Data from: Nanometer-scale structure differences in the myofilament lattice spacing of two cockroach leg muscles correspond to their different functions
Cite this dataset
Tune, Travis Carver; Ma, Weikang; Irving, Thomas; Sponberg, Simon (2020). Data from: Nanometer-scale structure differences in the myofilament lattice spacing of two cockroach leg muscles correspond to their different functions [Dataset]. Dryad. https://doi.org/10.5061/dryad.978406n
Muscle is highly organized across multiple length scales. Consequently, small changes in the arrangement of myofilaments can influence macroscopic mechanical function. Two leg muscles of a cockroach, have identical innervation, mass, twitch responses, length-tension curves, and force-velocity relationships. However, during running, one muscle is dissipative (a "brake"), while the other dissipates and produces significant positive mechanical work (bifunctional). Using time resolved x-ray diffraction in intact, contracting muscle, we simultaneously measured the myofilament lattice spacing, packing structure, and macroscopic force production of these muscle to test if structural differences in the myofilament lattice might correspond to the muscles' different mechanical functions. While the packing patterns are the same, one muscle has 1 nm smaller lattice spacing at rest. Under isometric activation, the difference in lattice spacing disappeared consistent with the two muscles' identical steady state behavior. During periodic contractions, one muscle undergoes a 1 nm greater change in lattice spacing, which correlates with force. This is the first identified structural feature in the myofilament lattice of these two muscles that shares their whole muscle dynamic differences and steady state similarities.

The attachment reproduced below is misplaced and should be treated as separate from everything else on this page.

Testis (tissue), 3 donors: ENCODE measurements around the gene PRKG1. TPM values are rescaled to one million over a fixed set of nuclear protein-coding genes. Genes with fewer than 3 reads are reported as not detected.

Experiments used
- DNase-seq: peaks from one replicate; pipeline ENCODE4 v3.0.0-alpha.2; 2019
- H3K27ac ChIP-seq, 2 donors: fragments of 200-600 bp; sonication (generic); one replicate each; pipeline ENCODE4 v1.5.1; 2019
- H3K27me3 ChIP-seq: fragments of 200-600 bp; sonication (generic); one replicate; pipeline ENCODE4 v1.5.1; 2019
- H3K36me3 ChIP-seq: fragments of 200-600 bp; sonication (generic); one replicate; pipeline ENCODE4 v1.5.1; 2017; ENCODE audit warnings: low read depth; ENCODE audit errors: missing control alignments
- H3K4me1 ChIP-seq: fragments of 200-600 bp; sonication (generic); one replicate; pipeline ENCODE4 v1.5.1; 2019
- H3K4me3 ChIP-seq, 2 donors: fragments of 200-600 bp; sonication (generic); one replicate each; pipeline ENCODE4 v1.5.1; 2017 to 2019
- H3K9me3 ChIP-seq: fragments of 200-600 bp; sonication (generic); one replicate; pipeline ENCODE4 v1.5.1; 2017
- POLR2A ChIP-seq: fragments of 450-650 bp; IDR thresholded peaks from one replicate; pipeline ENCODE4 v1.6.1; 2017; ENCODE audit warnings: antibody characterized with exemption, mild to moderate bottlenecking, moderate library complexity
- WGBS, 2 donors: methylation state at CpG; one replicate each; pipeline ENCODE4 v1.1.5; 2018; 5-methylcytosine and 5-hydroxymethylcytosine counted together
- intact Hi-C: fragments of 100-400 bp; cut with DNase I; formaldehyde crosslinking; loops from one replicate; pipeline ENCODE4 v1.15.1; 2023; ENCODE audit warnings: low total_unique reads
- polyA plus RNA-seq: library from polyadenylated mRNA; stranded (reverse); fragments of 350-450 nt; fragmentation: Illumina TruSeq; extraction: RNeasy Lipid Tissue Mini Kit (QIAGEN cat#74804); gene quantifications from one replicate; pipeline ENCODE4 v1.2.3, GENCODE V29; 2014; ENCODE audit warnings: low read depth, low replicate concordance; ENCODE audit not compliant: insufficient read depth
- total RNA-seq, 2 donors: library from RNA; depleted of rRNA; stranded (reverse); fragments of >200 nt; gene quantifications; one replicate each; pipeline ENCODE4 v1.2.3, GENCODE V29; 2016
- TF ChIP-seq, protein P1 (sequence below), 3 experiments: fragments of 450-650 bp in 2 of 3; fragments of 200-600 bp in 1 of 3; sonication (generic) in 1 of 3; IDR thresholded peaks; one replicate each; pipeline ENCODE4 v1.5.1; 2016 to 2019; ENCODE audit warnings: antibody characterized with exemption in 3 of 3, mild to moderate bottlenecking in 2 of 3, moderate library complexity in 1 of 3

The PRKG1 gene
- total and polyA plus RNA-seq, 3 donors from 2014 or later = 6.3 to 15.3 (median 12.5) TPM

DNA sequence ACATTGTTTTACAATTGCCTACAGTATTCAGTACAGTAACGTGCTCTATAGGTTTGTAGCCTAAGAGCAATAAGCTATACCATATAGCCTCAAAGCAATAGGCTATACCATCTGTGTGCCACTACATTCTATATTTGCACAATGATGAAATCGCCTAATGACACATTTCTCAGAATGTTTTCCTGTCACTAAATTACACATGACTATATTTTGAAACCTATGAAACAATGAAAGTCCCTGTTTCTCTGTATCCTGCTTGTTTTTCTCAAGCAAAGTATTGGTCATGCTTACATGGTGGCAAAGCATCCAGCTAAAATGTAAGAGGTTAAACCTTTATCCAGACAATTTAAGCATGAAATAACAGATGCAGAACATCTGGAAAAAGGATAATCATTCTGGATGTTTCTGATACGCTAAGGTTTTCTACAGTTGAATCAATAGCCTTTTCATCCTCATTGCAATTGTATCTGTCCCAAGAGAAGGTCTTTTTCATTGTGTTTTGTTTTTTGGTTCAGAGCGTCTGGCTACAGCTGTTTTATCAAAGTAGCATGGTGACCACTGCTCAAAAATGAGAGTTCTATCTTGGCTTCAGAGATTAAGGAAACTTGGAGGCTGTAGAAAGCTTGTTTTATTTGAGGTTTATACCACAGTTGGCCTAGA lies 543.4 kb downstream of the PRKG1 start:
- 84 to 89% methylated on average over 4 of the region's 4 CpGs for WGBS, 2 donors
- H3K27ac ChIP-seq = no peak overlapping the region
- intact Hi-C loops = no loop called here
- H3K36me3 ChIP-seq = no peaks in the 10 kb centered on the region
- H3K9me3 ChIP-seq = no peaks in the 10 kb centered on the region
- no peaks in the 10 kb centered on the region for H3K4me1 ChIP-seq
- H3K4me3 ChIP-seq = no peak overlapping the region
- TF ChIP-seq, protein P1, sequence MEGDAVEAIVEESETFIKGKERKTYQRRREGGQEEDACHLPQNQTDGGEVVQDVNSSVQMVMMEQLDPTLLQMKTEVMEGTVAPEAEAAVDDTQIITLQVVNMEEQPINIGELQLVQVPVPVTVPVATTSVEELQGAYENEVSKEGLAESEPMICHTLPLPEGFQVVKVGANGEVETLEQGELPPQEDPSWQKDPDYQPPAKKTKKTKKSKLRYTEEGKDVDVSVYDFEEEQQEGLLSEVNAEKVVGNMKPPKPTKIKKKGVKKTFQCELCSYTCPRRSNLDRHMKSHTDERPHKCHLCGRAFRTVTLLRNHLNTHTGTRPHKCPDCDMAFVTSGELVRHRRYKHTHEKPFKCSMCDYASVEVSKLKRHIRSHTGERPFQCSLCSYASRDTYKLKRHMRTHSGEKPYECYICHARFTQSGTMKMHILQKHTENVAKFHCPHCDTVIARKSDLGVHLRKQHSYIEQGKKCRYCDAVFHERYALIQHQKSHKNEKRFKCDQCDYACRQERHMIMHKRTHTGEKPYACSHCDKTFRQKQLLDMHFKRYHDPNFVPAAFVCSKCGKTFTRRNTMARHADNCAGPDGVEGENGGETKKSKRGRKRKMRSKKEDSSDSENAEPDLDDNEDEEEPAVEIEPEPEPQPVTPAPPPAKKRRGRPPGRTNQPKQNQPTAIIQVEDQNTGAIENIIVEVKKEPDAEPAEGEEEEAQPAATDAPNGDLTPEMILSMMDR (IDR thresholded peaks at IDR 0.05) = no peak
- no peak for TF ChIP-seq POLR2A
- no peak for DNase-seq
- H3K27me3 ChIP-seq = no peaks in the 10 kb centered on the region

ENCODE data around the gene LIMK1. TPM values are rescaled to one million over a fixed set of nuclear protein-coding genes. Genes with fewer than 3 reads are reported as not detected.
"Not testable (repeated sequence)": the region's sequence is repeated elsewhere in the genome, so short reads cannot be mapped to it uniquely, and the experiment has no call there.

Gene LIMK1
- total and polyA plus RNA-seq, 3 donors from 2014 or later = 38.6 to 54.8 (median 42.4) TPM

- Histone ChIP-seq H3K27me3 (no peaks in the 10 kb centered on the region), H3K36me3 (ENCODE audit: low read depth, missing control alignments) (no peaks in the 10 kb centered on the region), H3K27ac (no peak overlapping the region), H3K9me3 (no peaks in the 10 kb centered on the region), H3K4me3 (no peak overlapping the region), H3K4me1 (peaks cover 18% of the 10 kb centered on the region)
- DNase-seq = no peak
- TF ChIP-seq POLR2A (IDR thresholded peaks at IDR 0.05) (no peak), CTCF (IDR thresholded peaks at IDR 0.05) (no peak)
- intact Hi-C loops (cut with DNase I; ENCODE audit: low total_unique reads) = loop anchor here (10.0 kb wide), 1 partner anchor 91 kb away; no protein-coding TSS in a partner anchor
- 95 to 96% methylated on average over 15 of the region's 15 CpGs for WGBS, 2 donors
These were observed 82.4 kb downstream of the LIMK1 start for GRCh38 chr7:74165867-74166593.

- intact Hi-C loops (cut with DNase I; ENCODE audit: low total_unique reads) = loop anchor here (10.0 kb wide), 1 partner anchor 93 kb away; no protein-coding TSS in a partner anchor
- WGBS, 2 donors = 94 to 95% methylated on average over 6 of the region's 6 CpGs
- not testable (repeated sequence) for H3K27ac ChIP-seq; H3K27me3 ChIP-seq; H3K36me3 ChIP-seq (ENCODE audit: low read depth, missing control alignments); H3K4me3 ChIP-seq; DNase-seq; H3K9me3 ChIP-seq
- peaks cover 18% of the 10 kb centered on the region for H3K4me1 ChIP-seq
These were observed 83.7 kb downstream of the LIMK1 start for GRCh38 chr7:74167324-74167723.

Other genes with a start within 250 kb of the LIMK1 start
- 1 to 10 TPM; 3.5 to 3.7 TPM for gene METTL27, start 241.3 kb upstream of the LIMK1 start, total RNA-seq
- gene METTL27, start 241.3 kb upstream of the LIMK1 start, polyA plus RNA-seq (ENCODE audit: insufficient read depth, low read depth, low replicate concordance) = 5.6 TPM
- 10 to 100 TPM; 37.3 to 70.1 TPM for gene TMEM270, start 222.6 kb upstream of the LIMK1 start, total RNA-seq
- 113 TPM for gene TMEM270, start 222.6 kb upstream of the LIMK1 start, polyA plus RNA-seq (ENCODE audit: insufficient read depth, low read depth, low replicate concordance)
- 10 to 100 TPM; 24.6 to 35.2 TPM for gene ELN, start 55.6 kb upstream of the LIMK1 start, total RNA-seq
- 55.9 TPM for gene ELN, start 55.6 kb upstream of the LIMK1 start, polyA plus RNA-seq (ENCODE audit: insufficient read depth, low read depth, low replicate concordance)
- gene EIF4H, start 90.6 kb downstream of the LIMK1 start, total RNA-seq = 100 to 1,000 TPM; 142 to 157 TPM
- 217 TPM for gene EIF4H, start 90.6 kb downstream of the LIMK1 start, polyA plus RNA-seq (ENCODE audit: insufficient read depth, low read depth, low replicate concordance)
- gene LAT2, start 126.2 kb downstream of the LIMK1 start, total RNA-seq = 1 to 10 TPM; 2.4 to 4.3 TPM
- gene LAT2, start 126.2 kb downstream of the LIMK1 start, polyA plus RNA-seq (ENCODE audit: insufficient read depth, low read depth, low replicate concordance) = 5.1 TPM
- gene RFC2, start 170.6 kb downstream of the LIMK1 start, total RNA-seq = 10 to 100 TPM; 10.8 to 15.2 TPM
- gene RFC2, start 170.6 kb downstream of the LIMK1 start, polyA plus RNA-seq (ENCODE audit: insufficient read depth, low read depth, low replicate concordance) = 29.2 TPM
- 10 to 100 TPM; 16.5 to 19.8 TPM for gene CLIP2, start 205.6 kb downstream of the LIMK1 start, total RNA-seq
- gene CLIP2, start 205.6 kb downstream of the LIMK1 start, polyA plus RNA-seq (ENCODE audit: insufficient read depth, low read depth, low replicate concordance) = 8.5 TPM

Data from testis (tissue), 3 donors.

X-ray diffraction data during work loops and isometric twitches of Blaberus discoidalis
X-ray diffraction can be used to measure the myofilament lattice spacing of muscle. We measured the lattice spacing of two leg muscles from Blaberus discoidalis (cockroach) under sinusoidally driven, periodically activated strain trajectories (work loop) and isometric twitches. X-ray diffraction images have been analysed and compiled into two Matlab structures, along with force and length.